Good Shepherd Sunday and The Work of Mothering Sunday
Three streams will flow into this worship service: Wendell Berry’s description of Nurturers vs. Exploiters from the opening pages of his great book The Unsettling of America; the scripture readings of the 23rd Psalm (King James Version) and Jesus talking about being the Good Shepherd in John 10; and an amazing, important, boldly honest and passionate poem by Meg Albee about the work of being a mother (read more about this below). The choir will sing an anthem, “The 23rd Psalm,” composed by our haiku crafter, Mel Goertz, as well as “God of Many Names” by Brian Wren and “Let It Be” by Paul McCartney. We will sing hymns set to three beautiful tunes, “In Heavenly Love Abiding,” “I Would Be True” and “O Mary, Did Your Vision” set to the Passion Chorale.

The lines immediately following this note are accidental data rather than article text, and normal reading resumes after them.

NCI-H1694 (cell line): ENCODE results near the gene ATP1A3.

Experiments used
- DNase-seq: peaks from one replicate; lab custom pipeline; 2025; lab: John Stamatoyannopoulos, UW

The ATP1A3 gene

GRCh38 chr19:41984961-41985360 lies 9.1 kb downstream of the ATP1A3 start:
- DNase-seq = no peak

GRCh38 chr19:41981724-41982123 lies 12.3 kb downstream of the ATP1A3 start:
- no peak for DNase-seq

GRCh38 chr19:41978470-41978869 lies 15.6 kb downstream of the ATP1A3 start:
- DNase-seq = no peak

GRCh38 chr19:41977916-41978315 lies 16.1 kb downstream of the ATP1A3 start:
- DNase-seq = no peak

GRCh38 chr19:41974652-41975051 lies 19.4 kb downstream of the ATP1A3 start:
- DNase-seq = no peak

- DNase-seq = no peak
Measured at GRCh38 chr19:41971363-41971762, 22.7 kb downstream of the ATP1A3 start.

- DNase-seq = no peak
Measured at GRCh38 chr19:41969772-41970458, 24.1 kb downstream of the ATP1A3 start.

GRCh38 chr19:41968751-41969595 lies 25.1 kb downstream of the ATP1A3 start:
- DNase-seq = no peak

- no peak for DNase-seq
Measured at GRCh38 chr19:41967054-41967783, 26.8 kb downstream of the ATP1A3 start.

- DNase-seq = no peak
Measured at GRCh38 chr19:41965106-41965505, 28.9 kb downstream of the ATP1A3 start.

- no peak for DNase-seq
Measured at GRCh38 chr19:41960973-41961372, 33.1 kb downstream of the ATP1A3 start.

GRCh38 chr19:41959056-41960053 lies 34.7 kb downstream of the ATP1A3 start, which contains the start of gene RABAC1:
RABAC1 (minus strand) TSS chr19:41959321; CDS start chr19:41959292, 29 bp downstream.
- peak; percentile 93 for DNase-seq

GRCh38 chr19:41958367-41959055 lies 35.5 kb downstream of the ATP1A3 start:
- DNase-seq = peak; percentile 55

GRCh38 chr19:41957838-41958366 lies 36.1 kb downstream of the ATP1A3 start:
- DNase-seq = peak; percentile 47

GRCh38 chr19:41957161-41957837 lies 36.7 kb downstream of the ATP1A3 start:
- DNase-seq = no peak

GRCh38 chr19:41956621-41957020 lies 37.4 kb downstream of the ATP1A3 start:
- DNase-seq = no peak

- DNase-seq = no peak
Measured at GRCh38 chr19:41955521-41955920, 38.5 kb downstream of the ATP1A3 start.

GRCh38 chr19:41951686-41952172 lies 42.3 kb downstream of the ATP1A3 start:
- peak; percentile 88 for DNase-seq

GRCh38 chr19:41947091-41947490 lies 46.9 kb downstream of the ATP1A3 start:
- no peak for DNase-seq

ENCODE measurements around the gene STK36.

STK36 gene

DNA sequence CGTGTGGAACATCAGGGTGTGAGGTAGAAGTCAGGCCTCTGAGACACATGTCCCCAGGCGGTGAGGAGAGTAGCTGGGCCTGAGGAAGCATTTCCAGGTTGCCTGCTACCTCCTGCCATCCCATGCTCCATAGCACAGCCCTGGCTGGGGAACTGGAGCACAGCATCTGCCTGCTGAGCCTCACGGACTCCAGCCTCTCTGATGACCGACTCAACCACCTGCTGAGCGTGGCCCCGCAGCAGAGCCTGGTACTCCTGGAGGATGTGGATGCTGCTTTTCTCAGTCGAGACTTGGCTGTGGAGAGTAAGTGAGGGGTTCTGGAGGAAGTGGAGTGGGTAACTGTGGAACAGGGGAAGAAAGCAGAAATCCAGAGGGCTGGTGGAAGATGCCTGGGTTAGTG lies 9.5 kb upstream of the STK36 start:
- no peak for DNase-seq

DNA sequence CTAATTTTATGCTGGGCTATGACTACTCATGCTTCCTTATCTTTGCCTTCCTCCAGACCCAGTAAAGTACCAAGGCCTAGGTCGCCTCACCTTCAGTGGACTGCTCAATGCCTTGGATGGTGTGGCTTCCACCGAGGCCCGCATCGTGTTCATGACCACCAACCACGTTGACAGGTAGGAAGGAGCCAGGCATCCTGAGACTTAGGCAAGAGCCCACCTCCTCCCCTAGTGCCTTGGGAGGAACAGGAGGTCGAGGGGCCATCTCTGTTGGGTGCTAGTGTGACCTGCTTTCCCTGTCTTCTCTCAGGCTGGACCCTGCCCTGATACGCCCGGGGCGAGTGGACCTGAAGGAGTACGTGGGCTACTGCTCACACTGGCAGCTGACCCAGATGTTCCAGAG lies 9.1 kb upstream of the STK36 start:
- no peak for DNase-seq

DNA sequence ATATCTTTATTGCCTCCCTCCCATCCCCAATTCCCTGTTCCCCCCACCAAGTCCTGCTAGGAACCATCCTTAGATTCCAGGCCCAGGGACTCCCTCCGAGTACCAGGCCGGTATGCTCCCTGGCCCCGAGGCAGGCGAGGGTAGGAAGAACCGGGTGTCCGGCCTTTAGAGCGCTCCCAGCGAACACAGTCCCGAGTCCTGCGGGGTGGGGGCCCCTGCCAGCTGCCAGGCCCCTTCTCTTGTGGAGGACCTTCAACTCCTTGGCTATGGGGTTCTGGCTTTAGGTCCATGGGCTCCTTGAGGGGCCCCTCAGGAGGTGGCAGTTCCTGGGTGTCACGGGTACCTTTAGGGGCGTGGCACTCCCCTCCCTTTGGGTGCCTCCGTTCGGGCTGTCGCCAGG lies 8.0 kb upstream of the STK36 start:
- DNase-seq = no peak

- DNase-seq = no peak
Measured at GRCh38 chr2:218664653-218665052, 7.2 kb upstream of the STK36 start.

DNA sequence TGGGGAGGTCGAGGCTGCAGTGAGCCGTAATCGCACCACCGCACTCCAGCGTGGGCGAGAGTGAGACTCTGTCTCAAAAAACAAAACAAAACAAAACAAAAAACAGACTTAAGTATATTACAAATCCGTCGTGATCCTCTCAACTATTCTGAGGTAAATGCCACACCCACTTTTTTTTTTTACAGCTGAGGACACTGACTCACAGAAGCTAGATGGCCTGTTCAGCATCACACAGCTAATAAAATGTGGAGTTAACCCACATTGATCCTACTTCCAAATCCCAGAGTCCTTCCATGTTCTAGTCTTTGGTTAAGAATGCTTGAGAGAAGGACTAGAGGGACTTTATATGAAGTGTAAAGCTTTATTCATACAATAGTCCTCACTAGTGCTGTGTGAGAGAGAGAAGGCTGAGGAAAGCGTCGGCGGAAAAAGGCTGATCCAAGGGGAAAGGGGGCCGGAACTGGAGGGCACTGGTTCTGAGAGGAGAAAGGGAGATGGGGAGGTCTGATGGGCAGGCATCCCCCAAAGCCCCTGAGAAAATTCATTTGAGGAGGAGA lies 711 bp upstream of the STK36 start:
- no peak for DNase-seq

Meg Albee writes this about the poem she will read, “Working From The Ovaries Out:”
“When I saw auditions advertised for a local people’s showcase of original story telling about work—whether artists, writers, doctors, clergy—Parish Players’ Pieces of Work, which was inspired by the recent musical production of Working, I saw a clear opening to offer a window into the often unrecognized, but tremendous work of motherhood. This work, of course, is quite literally vital for a functioning society and yet is rarely anymore given a seat of value at the table—a buffet of occupational choices, life paths, and the financial and opportunity cost of time spent doing it, or not. I wrote this poem about the work of being a mother, in its own right, a job unto itself separate from any career path, and one so little understood and too often under-appreciated by those who have not done it; also one that even we mothers ourselves, no matter how we choose to do it, are constantly second guessing our choices about, sifting through society’s endless ‘shoulds,’ and feeling guilty for how much or how little time we dedicate to our children. No matter how you slice it, there are a million small sacrifices every day and many other big ones over the long haul as we navigate motherhood and life. It is my hope that this perspective will help in its own small way to trickle out a stream of love and awareness and cherishing to all mothers everywhere.”